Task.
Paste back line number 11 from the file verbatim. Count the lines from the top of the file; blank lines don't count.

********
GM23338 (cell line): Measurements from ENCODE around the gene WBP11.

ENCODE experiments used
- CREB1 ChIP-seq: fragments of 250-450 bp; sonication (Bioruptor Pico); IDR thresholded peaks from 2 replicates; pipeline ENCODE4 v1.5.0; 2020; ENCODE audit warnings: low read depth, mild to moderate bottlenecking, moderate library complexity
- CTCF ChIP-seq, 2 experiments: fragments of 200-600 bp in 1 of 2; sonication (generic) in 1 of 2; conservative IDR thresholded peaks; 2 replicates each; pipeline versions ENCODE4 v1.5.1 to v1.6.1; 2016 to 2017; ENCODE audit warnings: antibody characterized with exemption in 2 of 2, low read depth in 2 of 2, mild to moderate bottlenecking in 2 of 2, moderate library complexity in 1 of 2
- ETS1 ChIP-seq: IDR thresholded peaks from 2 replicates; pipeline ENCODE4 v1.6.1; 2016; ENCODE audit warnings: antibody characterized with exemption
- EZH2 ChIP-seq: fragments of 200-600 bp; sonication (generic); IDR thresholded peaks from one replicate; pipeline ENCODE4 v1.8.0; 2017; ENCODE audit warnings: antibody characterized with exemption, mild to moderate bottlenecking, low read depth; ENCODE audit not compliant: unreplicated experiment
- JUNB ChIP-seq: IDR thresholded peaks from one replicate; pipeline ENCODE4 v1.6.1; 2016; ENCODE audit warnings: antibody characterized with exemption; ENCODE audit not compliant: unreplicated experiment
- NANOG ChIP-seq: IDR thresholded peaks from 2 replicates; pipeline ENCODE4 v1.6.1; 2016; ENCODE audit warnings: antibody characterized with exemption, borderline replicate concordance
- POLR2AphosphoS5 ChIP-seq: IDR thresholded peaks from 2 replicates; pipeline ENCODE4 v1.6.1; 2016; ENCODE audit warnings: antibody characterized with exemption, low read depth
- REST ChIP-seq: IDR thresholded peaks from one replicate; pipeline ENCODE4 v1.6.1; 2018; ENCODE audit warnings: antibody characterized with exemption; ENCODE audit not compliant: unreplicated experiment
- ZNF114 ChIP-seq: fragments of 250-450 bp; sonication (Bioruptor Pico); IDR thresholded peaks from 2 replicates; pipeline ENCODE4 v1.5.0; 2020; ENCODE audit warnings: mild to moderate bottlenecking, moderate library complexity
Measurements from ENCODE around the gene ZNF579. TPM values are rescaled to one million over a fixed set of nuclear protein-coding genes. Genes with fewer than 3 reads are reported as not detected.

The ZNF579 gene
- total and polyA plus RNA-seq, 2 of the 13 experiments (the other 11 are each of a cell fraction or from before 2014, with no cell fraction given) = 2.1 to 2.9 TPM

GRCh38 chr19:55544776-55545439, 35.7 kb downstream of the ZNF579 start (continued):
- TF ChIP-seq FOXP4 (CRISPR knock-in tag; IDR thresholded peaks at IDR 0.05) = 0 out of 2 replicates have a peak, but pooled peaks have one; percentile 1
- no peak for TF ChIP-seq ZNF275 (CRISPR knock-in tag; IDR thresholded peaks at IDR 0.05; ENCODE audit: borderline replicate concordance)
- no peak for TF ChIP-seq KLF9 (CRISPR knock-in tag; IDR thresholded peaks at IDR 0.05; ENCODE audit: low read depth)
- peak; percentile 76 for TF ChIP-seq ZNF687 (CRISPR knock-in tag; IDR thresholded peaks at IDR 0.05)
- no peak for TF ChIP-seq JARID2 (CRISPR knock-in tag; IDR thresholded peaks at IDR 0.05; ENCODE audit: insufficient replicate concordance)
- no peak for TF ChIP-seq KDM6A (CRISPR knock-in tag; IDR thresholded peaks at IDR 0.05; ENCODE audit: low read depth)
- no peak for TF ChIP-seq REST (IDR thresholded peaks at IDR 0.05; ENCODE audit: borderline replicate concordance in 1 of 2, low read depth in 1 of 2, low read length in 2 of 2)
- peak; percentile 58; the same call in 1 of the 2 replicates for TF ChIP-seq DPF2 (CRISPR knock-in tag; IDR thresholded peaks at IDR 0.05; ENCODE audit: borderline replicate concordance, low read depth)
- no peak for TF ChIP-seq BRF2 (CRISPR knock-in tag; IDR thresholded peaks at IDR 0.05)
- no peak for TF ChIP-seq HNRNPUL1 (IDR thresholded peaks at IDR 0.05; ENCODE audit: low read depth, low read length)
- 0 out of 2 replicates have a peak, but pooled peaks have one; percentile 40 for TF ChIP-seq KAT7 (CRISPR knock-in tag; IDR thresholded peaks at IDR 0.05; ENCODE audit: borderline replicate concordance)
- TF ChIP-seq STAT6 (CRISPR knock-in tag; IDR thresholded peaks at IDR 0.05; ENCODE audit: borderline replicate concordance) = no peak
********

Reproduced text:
- ZNF114 ChIP-seq: fragments of 250-450 bp; sonication (Bioruptor Pico); IDR thresholded peaks from 2 replicates; pipeline ENCODE4 v1.5.0; 2020; ENCODE audit warnings: mild to moderate bottlenecking, moderate library complexity